So, here we stand, and sit, and stand again, on Healing Sunday, two weeks before the rest of us meet Kay Grice, the person who, the search committee believes, will lead us into the next chapter in our wonderful history. Personally, I believe too. How could I not? In the last 5 years, my faith has been on such a ride. It started growing exponentially when I first got here and met all of you. Like a tiny sunflower seed developing into a huge flower and stalk. My faith has withered and fallen, like the kernels on that flower that dry up in the sun, and fall to the ground. My faith has been growing again, using the very stalk it came from to feed off of, growing twice as mighty as it was before. I have believe that the prayerful considerations, and the difficult deliberations, the meetings, emails, phone calls and, literally, hundreds of pages of profiles and recommendations that our Search Committee has gone through will result in our further healing. We said to Wanda, Sharon, Jean, Annie, Mark and Rob, “If you are willing, you can heal us.” Thank goodness, that perfect blend of personalities said they were willing. Now, their hard work has brought them to someone to whom they felt they could extend that invitation; “If you are willing”

We don't know how many people that leper talked to, but I don't imagine he asked many people to heal him. If he saw people at all, he probably was reduced to begging for some food. However, when he saw Jesus, he asked to be healed. Though it really wasn't a question. It was more of a statement of fact. “You could heal me if you are willing.” Jesus could have said, “Yep”, and kept moving. Reverend Grice is willing,and I have faith.

There is one little catch to our gospel story. The leper disobeyed Jesus. He was specifically told not to speak of this healing , but to show himself to the priests. We don;t know if he showed his healed self to the priests, but we do know that he sang like a bird. He shouted it in the streets, telling anyone who would listen, and probably some who wouldn't. Did Jesus misjudge this man? Did Jesus make a mistake in healing him? By retelling the story of his healing, he certainly made it more difficult for Jesus to do his job. Jesus became a rock star. He couldn't go anywhere without a crowd after this, and everyone wanted healing. Just exactly what he wanted to avoid. I don't have an answer, but it deserves some thought. Jesus was fully human. This was right at the start of his ministry. I know it would be hard, impossible for me to keep quiet about it. I can't even stop talking about how proud I am of this congregation for pulling together over the last few years. A lot of you have made some very significant changes that have helped us tremendously, and I am proud to be part of your family. Jesus lit a fire in this leper's soul, just as he has in my life, and I can't keep quite about it. Nor should any of you. This is a great congregation to be a part of, and we should go out and share our story with everyone. Go, tell it on the mountain! Hark! The herald angels sing! I love to tell the story.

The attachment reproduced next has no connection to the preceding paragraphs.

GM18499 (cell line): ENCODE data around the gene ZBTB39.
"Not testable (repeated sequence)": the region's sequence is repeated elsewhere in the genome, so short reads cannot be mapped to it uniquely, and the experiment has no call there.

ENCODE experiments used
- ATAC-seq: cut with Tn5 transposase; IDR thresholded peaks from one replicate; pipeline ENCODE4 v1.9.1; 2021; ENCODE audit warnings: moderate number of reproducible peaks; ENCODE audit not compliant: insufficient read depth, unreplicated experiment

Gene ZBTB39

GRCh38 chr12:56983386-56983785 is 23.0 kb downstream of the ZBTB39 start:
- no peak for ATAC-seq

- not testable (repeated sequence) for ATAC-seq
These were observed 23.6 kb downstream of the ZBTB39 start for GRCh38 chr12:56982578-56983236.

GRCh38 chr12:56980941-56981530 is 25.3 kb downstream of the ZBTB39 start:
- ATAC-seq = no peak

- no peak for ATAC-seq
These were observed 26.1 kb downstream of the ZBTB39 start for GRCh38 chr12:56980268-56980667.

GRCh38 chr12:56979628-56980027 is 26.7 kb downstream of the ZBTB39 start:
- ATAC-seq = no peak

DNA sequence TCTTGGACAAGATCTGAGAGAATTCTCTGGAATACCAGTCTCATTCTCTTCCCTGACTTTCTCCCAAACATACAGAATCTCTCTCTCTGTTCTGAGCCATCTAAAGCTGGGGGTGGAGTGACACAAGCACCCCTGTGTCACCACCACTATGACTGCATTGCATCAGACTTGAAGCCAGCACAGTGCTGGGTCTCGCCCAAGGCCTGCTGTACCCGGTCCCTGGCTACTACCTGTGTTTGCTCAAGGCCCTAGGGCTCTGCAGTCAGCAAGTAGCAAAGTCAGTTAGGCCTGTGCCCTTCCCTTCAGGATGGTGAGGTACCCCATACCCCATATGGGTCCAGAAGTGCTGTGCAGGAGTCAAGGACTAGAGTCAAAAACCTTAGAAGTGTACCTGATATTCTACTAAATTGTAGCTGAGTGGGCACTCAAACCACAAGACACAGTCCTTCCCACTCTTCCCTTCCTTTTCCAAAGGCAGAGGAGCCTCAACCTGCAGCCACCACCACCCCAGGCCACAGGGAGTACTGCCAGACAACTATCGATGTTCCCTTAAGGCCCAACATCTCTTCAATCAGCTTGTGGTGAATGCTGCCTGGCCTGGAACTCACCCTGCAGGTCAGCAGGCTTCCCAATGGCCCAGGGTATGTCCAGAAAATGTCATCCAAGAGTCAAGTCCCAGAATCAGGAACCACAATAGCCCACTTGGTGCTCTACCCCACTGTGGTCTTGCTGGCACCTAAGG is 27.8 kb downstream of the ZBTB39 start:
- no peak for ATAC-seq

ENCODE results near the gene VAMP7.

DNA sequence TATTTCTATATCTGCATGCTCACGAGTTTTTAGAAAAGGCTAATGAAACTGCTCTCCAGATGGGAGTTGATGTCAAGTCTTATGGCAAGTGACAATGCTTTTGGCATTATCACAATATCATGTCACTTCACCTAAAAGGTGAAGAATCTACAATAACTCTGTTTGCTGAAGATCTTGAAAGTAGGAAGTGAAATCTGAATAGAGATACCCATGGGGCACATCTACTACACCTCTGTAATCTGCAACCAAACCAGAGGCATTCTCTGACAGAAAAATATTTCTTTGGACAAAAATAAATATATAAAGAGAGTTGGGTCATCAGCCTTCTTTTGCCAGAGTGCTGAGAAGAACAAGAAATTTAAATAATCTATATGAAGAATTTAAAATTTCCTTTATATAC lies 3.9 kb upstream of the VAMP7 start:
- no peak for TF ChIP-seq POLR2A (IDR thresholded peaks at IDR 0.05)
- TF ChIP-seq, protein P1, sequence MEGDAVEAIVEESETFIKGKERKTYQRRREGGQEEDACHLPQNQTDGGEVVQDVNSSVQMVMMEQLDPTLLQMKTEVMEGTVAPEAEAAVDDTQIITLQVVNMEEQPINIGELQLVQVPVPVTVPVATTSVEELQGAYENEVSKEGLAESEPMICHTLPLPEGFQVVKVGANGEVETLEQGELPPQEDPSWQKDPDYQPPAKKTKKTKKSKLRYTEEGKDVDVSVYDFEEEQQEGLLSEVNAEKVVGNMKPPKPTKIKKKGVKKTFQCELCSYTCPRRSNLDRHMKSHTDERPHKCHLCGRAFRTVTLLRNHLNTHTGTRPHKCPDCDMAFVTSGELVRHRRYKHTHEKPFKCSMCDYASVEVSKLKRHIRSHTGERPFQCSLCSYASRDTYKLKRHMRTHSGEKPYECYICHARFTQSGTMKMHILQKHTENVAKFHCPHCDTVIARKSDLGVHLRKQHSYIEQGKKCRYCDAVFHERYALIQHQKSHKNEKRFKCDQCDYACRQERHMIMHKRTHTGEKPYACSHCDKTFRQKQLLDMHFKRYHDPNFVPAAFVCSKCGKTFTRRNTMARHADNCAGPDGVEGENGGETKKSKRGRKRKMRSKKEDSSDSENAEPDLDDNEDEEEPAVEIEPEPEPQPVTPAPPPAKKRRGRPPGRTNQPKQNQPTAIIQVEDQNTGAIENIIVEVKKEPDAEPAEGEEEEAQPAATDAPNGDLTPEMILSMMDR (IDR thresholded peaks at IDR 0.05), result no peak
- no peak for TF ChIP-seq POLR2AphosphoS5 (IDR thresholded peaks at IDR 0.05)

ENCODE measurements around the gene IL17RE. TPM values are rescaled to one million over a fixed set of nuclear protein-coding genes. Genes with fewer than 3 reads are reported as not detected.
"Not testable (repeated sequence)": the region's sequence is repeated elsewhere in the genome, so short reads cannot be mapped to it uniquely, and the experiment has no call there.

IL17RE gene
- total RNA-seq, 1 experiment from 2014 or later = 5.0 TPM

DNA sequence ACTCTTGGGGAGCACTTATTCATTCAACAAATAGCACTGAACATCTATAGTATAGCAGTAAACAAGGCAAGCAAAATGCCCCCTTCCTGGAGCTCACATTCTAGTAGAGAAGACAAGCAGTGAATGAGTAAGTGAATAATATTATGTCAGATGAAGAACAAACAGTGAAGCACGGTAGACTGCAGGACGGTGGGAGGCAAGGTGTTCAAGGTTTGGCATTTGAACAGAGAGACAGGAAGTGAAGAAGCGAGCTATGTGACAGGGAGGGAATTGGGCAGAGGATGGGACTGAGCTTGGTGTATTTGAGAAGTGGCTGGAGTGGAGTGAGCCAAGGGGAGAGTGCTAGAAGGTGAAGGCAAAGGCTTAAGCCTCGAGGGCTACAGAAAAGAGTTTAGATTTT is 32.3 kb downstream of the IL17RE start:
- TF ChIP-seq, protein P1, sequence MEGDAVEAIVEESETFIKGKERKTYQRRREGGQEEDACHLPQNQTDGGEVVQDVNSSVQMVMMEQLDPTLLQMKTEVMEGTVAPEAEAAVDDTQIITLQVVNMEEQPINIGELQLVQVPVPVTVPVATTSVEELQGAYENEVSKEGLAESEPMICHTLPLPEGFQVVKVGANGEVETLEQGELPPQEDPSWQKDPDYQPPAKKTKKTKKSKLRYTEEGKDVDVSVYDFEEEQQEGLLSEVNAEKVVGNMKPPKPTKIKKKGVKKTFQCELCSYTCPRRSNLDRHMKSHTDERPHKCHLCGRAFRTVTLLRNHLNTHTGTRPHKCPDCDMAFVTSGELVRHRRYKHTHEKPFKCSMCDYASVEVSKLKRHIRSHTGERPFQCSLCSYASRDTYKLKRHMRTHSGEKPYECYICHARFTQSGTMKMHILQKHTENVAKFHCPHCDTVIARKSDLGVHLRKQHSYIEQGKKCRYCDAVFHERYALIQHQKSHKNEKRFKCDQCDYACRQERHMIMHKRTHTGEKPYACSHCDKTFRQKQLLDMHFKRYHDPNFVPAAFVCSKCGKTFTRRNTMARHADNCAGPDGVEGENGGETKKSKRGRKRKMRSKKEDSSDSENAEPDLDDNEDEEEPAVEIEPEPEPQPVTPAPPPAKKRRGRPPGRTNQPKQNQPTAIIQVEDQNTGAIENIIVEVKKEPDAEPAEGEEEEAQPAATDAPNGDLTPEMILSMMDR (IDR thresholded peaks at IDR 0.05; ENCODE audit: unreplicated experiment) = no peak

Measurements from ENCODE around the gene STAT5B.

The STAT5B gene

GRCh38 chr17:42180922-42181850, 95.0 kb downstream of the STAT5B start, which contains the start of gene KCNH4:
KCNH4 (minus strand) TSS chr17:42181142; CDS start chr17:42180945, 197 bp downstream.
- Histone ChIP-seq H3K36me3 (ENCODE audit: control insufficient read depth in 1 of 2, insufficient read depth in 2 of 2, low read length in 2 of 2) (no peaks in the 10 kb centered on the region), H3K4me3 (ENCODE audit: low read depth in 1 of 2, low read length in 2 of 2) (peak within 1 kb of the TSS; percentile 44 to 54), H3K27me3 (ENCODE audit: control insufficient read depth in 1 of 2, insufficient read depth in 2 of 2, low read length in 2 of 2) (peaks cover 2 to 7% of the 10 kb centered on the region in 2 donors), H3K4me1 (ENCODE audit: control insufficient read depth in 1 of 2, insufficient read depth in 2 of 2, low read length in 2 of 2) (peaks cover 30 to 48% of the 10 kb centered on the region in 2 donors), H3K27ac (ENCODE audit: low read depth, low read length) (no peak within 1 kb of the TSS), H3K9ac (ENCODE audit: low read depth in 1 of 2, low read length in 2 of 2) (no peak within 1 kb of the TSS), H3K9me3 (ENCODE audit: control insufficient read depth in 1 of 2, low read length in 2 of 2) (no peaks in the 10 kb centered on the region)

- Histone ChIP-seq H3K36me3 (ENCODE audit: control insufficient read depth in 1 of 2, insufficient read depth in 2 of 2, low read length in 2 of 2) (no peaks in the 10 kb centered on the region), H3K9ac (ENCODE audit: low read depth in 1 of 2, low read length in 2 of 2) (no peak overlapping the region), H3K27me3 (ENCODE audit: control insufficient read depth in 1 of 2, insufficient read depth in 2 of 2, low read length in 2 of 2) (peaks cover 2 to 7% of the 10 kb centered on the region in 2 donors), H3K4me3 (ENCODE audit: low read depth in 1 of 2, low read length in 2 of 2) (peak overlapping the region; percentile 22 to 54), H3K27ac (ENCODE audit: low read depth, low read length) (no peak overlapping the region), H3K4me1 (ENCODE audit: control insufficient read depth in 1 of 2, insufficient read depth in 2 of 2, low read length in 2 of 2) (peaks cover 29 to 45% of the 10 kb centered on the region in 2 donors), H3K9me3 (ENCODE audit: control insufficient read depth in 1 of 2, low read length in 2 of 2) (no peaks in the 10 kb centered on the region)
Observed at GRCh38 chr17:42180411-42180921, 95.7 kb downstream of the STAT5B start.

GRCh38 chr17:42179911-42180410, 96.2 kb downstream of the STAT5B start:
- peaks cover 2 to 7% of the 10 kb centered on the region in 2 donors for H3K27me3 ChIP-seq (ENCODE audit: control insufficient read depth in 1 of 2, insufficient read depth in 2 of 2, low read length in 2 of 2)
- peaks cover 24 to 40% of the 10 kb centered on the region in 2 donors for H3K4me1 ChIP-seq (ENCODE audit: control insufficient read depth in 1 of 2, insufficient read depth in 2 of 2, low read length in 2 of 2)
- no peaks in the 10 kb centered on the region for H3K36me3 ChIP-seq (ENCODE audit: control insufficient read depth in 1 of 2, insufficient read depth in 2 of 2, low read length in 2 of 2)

And I truly do. I love to tell the story of a little group of believers. A remarkable group of people who have made a terrible, and terrific journey together. They picked up some more people along the way, quite often, people who felt they did not belong anywhere. Forced into some difficult changes, their faith tested in the likes of Job. It is the story of The First Congregational Church of Rock Springs. They put all of their eggs into one basket and lifted it up to God saying, “If you are willing, you can heal us.” And he did.

I love to tell this story.

And when we are in glory,

We will tell this old, old story,

of Jesus endless love.

No comments:

Post a Comment